Sailors Give Back to the Caribbean


In “A Life of Giving” Carol Bareuther explains how Ann Wallis-White began her quest to make a difference in the Caribbean, and in particular, for children. Wallis-White has been able to combine her two dearly loved activities from an early age— yachting and reading—to give back to others. Today, there are a number of yachts and yacht crews who are giving back to the islands they love thanks to Wallis-White’s inspiration and example. Yachting is something Wallis-White has known all of her life and so is a love of reading. “I was a charter child,” she says. “I was reading books before I could walk.”

Ann Wallis-White was one of the first charter brokers in the U.S., opening an office in Annapolis, Maryland, in 1976, and booking her first charter while still in college. Trips to the Caribbean would inevitably bring her to places where children owned few possessions. “I don’t like the idea of handing out money. That only solves the problem for a day,” she says. Instead, “like seeds that can be planted to grow a garden full of food,” she started handing out books that she hoped would foster a love of reading and education. For over 30 years, Wallis-White says she has “begged, borrowed and got donated” thousands of books that have been distributed to Antigua, Dominica, Bequia, Grenada, St. Vincent, Union Island, and other Caribbean islands. Libraries, which annually discard used books, have been a key source of donations. A dozen years ago, Wallis-White partnered with a nonprofit group called B.I.G. Books (Books for International Goodwill), which works to recycle books for the benefit of people as well as the environment.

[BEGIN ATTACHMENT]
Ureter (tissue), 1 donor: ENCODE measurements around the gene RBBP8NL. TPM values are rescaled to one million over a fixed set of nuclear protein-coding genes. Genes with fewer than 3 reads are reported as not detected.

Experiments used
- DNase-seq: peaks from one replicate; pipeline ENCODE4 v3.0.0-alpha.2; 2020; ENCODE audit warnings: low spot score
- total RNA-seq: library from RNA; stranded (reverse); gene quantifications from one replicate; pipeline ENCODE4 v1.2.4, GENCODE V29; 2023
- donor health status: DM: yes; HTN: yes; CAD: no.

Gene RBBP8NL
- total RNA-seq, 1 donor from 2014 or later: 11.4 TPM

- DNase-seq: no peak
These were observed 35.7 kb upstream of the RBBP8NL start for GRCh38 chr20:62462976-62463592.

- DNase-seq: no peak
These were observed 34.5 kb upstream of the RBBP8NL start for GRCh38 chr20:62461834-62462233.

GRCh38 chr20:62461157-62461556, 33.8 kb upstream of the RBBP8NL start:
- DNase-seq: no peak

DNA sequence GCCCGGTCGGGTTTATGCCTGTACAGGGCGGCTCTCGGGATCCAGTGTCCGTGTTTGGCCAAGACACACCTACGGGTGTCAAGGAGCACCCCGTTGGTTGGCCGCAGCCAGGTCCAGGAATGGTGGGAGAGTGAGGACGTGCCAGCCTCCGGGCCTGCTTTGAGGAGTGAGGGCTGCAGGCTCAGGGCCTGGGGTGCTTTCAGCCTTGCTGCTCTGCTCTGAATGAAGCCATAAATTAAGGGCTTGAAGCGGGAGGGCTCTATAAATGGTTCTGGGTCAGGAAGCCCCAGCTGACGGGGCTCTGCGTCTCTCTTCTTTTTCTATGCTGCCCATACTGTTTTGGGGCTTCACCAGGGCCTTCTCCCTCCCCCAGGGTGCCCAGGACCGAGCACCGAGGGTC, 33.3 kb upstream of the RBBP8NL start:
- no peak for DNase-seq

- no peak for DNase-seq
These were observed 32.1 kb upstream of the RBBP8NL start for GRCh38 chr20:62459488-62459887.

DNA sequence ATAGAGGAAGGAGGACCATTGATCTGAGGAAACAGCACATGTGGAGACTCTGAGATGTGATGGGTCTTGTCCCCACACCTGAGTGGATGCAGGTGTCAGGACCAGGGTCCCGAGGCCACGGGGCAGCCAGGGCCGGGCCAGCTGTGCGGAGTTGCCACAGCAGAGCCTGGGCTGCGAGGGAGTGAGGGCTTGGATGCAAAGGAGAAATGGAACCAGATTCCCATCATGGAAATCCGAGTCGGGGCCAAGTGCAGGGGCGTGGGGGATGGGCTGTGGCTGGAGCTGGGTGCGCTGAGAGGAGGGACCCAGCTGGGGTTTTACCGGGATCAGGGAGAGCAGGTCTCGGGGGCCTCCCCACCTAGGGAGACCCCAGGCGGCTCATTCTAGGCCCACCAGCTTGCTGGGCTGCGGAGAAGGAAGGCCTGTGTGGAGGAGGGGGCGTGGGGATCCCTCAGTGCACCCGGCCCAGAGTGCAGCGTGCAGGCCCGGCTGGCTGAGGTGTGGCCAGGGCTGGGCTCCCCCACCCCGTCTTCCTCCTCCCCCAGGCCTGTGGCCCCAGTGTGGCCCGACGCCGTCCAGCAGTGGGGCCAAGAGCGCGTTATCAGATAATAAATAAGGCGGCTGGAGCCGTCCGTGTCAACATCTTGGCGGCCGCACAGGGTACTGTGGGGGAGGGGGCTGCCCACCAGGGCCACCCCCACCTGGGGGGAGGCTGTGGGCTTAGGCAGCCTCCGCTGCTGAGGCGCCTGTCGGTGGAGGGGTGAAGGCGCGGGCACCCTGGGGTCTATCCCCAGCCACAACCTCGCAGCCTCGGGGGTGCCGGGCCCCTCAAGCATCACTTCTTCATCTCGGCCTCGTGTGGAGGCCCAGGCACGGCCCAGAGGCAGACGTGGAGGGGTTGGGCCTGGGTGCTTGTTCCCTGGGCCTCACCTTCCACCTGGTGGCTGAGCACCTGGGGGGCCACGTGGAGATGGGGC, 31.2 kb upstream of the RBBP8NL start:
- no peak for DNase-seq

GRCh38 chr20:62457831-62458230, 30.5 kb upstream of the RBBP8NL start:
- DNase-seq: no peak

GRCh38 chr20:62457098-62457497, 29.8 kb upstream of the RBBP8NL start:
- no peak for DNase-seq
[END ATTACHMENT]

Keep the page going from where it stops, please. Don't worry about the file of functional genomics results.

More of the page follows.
After obtaining and boxing the books, another challenge is transportation. Yacht skippers who sail through Annapolis en route to the Caribbean have often been asked to transport a few boxes of books. With the help of other people interested in giving back to the islands, Wallis-White has been able to find people who will gladly transport the books to their Caribbean destination. For example, over the past several years, Karen Kelly (Nicholson Yachts Newport) has worked with Wallis-White to enlist the help of skippers in Newport who are undertaking their annual north to south migration.

The real story, says Wallis-White, isn’t about her or her book drive or what she’s done; it’s about how easy it is for anyone to perform a small act of kindness. She is often recognized throughout the Caribbean by people, young and old alike— those who grew up reading her donated books and those who await them. This anecdote seems to sum it up: Last year, she was delivering needed items to an elderly friend in a rough neighborhood in Antigua. Three teenage boys walked up to her car and started tapping on the window. “I rolled down the window, not knowing what to expect, and they asked me if I had anything to read,” says Wallis-White.

 For more information or to contribute, contact Wallis-White at

For full article by Carol Bareuther, see

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